Historical properties being cleaned before Iranian new year

March 18, 2023 - 19:14

TEHRAN – Several cleaning projects have been commenced on various historical sites and tourist destinations across Iran before the Persian new year (Noruz), which officially begins on March 21.

The projects have been held in different cities and sites, including tourist attractions of the ancient town of Rey; near the Iranian capital, Haft-Tappeh and Tchogha Zanbil in Khuzestan province and UNESCO-registered Soltanieh Dome in Zanjan province, CHTN reported on Saturday.

The projects have been carried out in collaboration with non-governmental organizations (NGOs) and cultural heritage aficionados, the report added.

In preparation for Noruz, nationwide Iranians spring-clean every nook and cranny of their homes. The debris is swept away, carpets and curtains are washed, silverware is polished, and windows cleaned to a sparkle. The spring cleaning, known as Khouneh Tekouni in Persian, is preceded by decorating the house with fragrant plants such as daffodils, hyacinths and roses.

Rey was one of the capital cities of the Parthian empire (3rd century BC–3rd century CE) and it was captured by the Muslim Arabs in 641 CE. During the reign of the Muslim caliph al-Mahdi in the 8th century, the city grew in importance until it was rivaled in western Asia only by Damascus and Baghdad.

According to Britannica, Islamic writers described it as a city of extraordinary beauty, built largely of fired brick and brilliantly ornamented with blue faience (glazed earthenware). It continued to be an important city and was briefly a capital under the rule of the Seljuqs, but in the 12th century, it was weakened by the fierce quarrels of rival religious sects. In 1220 the city was almost destroyed by the Mongols, and its inhabitants were massacred. Most of the survivors of the massacre moved to nearby Tehran, and the deserted remnants of Rey soon fell into complete ruin.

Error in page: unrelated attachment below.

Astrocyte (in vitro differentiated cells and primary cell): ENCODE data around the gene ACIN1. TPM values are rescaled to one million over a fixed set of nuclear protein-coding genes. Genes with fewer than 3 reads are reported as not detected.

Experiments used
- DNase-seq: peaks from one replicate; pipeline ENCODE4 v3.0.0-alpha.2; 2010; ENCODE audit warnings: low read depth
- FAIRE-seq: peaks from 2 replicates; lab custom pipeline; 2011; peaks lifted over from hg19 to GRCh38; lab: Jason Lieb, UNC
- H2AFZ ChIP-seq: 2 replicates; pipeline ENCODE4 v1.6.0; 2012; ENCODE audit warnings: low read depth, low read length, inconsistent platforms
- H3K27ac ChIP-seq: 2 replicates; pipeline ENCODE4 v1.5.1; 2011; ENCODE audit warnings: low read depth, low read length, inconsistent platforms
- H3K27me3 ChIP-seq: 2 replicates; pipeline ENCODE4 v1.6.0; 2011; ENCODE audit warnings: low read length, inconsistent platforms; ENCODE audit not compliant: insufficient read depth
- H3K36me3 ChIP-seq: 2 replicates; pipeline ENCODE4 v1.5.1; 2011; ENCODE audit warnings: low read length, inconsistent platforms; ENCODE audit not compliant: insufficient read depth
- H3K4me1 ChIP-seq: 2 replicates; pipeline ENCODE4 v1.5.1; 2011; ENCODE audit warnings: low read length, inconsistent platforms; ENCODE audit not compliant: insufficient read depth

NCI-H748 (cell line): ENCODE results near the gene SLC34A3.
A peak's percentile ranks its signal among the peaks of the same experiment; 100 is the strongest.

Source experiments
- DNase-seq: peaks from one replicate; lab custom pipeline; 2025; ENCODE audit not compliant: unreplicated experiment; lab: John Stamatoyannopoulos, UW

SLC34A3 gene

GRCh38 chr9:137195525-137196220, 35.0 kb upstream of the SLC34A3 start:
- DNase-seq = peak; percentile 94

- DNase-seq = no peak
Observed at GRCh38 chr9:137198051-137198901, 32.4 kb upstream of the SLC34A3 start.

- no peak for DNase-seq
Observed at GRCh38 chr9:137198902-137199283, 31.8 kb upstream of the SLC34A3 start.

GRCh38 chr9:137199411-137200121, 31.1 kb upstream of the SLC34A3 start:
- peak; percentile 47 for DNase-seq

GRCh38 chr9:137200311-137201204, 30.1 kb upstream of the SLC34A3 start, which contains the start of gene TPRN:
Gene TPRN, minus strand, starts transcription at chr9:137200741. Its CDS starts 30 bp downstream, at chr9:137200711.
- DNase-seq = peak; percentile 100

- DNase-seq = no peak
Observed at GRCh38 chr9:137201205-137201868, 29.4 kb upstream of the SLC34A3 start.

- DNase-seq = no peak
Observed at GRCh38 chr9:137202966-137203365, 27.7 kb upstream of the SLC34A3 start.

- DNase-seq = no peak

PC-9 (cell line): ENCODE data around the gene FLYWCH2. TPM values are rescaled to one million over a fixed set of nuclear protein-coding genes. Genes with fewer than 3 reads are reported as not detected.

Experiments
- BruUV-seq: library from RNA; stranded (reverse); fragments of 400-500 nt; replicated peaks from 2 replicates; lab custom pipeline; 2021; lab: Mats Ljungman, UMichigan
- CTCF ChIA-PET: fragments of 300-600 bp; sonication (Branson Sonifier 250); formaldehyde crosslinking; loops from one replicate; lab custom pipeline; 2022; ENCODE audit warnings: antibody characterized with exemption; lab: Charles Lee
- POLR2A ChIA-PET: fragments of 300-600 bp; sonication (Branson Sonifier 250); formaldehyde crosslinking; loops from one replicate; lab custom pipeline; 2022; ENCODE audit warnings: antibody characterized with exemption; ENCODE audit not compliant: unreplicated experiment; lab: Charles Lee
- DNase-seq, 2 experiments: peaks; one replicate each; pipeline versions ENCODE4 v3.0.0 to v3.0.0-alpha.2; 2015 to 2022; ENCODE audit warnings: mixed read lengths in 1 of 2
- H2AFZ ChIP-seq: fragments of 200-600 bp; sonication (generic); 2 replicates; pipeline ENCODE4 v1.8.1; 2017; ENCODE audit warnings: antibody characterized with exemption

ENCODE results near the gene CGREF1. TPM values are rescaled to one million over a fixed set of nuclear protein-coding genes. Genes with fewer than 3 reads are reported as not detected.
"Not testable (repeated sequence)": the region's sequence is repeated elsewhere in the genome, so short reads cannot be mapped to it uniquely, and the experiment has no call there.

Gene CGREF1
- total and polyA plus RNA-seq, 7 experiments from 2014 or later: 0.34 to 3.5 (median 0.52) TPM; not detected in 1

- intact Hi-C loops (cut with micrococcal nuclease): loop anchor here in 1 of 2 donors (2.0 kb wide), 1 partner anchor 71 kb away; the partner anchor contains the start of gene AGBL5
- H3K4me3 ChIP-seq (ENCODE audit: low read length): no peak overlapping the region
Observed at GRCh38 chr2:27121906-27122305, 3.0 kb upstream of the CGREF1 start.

Haft-Tappeh (literary meaning “Seven Mounds”) is located 15 kilometers to the south of the ancient city of Susa, itself a highly significant archeological site in southwest Iran.

Early excavations in Haft-Tappeh conducted by the late Iranian archaeologist Dr. Ezzatollah Negahban yielded a large number of petroglyphs bearing cuneiform inscriptions in Akkadian, belonging to Elamite kings. The petroglyphs contain information on religious beliefs, trading methods, and the political, cultural, and social relations of the time.

A topmost tourist destination in Khuzestan province, the magnificent ruins of Tchogha Zanbil (Choghazanbil) are considered by many the finest surviving example of Elamite architecture in the globe. It was made a UNESCO site in 1979. Its construction started in c. 1250 BC upon the order of the Elamite king Untash-Napirisha (1275-1240 BC) as the religious center of Elam dedicated to the Elamite divinities Inshushinak and Napirisha.

UNESCO says that Tchogha Zanbil is the largest ziggurat outside of Mesopotamia and the best preserved of this type of stepped pyramidal monument. Tchogha Zanbil was excavated in six seasons between 1951 and 1961 by Roman Ghirshman, a Russian-born French archeologist who specialized in ancient Iran.

The 14th-century Dome of Soltanieh, which supports the third-largest brick dome in the world, is also famed as the Mausoleum of Oljaytu and is highly recognized as an architectural masterpiece, particularly due to its innovative double-shelled dome and elaborate interior decoration. The very imposing dome stands about 50 meters tall from its base. A great-grandson of Hulegu, founder of the Il-Khanid dynasty, Oljaytu was a Mongol ruler who, after dabbling in various religions, adopted the Shia name Mohammed Khodabandeh.

Soltanieh’s decoration is such impressive that scholars, including A.U. Pope, described it as ‘anticipating the Taj Mahal.’ It is the earliest existing example of a double-shelled dome in Iran.


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